Might clay formation prolong global warming events?

The Middle Eocene Climatic Optimum was a global warming event where silicate weathering, which helps control the amount of carbon dioxide in the atmosphere, didn’t work the way we expect it to. We discovered that an increase in clay formation may help explain some of the event’s unusual qualities.
Published in Earth & Environment
Might clay formation prolong global warming events?

Carbon dioxide, climate and silicate weathering

The Earth’s climate has changed considerably over the course of it’s 4.5 billion year history. Researching the hows and whys of variations in climate through time has given us an insight into the unprecedented speed and scale of human-driven change, but may have also offered up a solution to help remediate some of the damage we have caused: silicate weathering.

Carbon dioxide (CO2) in the atmosphere dissolves in water, forming a weak acid which can react with silicate minerals in rocks, forming a solution of calcium (and/or magnesium) cations and bicarbonate anions, among other things. Rivers then carry this solution to the oceans where some of the constituents recombine to form calcium carbonate minerals which may then be buried on the ocean floor.

Figure 1 | The carbonate-silicate cycle. Wollastonite (CaSiO3) is used as a representative silicate mineral.

This process of silicate weathering and carbonate formation draws down and locks away CO2 from the atmosphere. While this process occurs on longer-than-human-timescales of approximately 240,000 years, this is but a fraction of geological time and so we might expect this process to have kept the Earth’s climate tightly regulated through time. Yet, a lot of research has shown that the Earth has experienced many global warming (and cooling) events in its past. So, was this silicate weathering feedback on CO2 sometimes less (or more) effective in the past, and why?

The Middle Eocene Climatic Optimum

In January 2020 I joined Philip Pogge von Strandmann’s research group at University College London, to provide modelling insights into some climate change occurrences that they had been investigating using lithium isotopes. One event, and which is the focus of the accompanying paper, was the Middle Eocene Climatic Optimum (MECO for short) – a global warming event which occurred around 40.5 million years ago, lasting for roughly 400,000 years. For those of us who look at past climate change the MECO is an exciting period of Earth history because it’s a bit weird. Much like other episodes of global warming, CO2 in the atmosphere and global temperatures increased during the MECO, the oceans also became more acidic and carbonate minerals on the ocean floor began to dissolve. But the length of these other events was much shorter, over the duration of the MECO the higher CO2 and temperatures should have caused more silicate weathering to occur, drawing down the CO2 and leading to more carbonate mineral formation, rather than dissolution.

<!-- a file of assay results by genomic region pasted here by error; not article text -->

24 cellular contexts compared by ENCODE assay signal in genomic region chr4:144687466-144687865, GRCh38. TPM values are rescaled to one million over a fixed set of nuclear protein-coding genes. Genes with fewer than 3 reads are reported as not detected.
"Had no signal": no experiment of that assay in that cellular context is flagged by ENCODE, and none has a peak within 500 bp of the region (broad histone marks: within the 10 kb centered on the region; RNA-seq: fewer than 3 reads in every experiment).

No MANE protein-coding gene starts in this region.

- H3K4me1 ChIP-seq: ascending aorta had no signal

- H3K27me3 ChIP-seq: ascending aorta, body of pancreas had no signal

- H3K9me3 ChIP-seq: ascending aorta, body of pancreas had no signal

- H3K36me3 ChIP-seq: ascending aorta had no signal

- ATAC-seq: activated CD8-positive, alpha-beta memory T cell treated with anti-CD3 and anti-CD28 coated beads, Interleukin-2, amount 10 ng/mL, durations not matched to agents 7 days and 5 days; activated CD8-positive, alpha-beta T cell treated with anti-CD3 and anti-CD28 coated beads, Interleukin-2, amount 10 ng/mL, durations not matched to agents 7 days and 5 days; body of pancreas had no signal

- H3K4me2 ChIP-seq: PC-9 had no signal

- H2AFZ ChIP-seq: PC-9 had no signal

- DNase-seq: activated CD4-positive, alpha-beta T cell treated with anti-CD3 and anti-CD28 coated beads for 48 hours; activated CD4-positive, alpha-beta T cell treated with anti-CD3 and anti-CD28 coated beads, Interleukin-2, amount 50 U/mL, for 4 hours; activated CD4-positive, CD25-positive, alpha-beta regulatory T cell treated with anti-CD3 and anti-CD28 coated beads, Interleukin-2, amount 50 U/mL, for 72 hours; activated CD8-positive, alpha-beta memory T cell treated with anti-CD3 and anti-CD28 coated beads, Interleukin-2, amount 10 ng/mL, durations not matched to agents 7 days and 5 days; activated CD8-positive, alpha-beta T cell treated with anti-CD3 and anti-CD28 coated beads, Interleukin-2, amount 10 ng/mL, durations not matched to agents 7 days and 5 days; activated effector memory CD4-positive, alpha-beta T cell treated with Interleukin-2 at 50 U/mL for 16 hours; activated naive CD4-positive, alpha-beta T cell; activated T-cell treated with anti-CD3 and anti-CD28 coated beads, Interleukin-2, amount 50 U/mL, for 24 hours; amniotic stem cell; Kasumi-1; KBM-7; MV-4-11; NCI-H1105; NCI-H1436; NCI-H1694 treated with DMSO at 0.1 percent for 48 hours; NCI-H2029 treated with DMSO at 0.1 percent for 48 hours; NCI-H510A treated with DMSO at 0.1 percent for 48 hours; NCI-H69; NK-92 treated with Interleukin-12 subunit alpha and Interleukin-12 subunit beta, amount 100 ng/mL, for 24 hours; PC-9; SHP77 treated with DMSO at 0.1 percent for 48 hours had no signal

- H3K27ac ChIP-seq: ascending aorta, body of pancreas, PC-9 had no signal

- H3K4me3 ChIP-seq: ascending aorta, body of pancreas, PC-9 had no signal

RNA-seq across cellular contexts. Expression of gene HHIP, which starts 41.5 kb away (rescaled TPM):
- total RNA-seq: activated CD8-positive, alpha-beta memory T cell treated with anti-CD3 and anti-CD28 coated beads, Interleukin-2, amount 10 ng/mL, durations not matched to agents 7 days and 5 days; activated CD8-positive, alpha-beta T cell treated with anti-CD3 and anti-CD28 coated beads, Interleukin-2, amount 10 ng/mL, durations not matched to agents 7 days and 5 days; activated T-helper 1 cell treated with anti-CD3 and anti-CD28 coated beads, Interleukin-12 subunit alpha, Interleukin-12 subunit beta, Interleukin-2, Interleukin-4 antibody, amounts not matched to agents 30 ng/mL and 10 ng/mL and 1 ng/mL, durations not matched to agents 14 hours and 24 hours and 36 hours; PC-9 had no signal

Lithium - not just useful for batteries!

So far, so strange, but why use lithium isotopes to investigate the MECO? Well, as it turns out, they are a useful tracer of silicate weathering processes because secondary minerals such as clays, which can form after silicate weathering, attract the isotopically light lithium cation (6Li+), leaving the solution and thus rivers enriched in the heavier isotope (7Li+). This occurs primarily in places with large floodplains, like along the Ganges river, where lots of clay minerals are forming. However, in areas with high erosion rates, such as mountain ranges, there is little clay formation due to a short water-rock reaction time and thus the isotopic composition of rivers is low. In areas of intense weathering, such as rainforests, thick soils overlie the bedrock and therefore pre-formed clays are weathered, releasing isotopically light lithium.